We planted aloe and the bulbs from the tops of the onions. It grows on a long stem. The buds on the top fall over. Slowly over time they move across the garden. Aloe is sticky, clear, and the inside is the medicinal part of it. Aloe is good for burns on the skin. The outside of an aloe looks somewhat similar to a cactus.We took a knife and cut the sprouts off, but we were worried about cutting too deep and hitting the roots. For the big ones, we cut off the bottom part of the stem. We’ll let them dry so that it doesn’t get bacteria in the plant then we will plant them in big pots. For the little ones, we planted them in smaller pots because they’re already rooted.
It’s hard to believe that the garden is almost “put to bed” for the winter. It feels so empty, even while it looks neat and tidy. Well, not totally empty – we still have leeks and kale growing, and the cover crop of winter rye looks like green hair in various beds!
Inside, we still have work to do. Today we worked with pumpkins – baking, scraping, and pureeing for freezing. We have garlic, onions, and potatoes to store, and the jalapeno and Thai peppers are slowing drying. The orca beans are done, but we still have Vermont cranberry beans to shell, and bags of frozen tomatoes to turn into sauce.
Unfortunately, we missed our opportunity with the popcorn. We picked it and left it in a bushel basket inside to deal with later. Then, last Friday, I discovered that the basket was full of mold and mildew. I managed to save some of our lovely field corn, but most of the popcorn went into the compost pile to nourish next year’s crops.
Pod 3 has involved garden work. We are working on getting the garden ready to rest for the winter. We got the garden out back, where the corn and pumpkins grew, cleared out of corn stalks. Then, Jennie came and rototilled it, missing where the kale was growing as she thought we were still consuming it.
We then were able to put winter rye, a cover crop, down to help protect and enrich the soil during the winter. Also, where the pumpkins grew, we cleared that out and put down winter rye. It has recently now starting to grow, it looks a little like green grass. Heidi and myself and at one point Robin and myself took the landscaping fabric out of the garden and back into the barn. We put down winter rye in some of the wooden garden beds and then lightly down hay. We also removed dead plants, such as the dill and lettuce.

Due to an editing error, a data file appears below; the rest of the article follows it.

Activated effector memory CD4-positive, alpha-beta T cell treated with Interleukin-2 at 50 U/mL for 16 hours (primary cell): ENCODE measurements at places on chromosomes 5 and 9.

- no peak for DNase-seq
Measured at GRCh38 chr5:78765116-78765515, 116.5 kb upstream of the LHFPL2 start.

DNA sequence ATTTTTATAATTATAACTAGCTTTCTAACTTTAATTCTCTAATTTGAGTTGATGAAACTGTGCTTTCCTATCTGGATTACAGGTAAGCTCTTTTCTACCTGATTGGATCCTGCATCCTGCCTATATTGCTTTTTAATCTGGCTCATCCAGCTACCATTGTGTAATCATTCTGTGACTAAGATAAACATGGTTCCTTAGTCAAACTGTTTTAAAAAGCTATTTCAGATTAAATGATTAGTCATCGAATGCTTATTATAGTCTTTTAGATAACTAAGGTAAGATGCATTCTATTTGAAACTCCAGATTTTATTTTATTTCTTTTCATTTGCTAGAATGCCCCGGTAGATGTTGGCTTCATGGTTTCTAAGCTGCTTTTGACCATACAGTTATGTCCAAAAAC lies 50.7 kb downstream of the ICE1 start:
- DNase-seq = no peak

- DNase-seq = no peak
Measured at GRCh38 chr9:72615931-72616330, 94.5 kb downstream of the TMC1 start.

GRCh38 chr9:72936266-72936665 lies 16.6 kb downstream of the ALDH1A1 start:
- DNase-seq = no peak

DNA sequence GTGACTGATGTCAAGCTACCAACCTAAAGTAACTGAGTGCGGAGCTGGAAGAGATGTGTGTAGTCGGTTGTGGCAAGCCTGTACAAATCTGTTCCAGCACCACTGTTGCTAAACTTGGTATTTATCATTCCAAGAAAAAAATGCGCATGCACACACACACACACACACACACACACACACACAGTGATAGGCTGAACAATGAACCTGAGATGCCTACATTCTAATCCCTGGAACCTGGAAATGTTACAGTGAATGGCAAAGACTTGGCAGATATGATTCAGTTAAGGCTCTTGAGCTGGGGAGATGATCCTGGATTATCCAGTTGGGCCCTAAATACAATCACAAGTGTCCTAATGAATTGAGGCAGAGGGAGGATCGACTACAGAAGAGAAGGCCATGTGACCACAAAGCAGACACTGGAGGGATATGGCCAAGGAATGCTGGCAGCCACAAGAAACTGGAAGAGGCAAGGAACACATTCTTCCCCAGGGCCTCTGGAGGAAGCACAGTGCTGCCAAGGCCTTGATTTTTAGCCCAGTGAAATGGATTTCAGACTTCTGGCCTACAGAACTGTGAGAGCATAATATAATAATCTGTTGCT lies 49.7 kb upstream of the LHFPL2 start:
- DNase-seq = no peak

Earlier this week, Juanita, Robin, and I took the large garlic heads and removed the cloves inside and planted them outside in the garden in two garden beds. We put them in different garden beds this year to give the ones last year that grew the garlic a break to grow something different. It did not take long to plant the garlic, only about 20 minutes. We have done a lot of garden work and the garden is now ready to rest for the winter. It will be ready in the spring.
In the spring we planted some corn in the garden. We tilled up the soil, then mounded it up into rows. Then we planted the seed along the rows. We had many different rows of sweet, pop corn and Indian corn. We took care of it throughout the spring and the beginning of the summer. We watered it when it was young, then when it poked up through the soil we just let it naturally take its course.
We students left on summer vacation. While we were gone the Smokey House program had grade schoolers come in and tend to the corn and the rest of the garden. They came here three days a week like school, but they only did garden work. They had no homework and it was all volunteer work. In the time they were here they took the crops that grew quickly and that kept reproducing throughout the summer, to the farmers market. They took the money they made at the farmers market and split it up individually between all of them.
Now we’re back and fall is coming soon. We are harvesting the corn and the rest of the crops. Every day we have been doing the same thing picking beans and bagging them up. We also have been harvesting sun gold tomatoes, we weighed them to package them. Every Thursday for the first few weeks we have been going to the farmers market selling our crops. Alike with the grade schoolers, we are dividing our profit.
To prep for winter we have been harvesting everything in the garden. This up coming week is our last week at the farmers market for the season. I enjoyed the planting and growing of the garden!!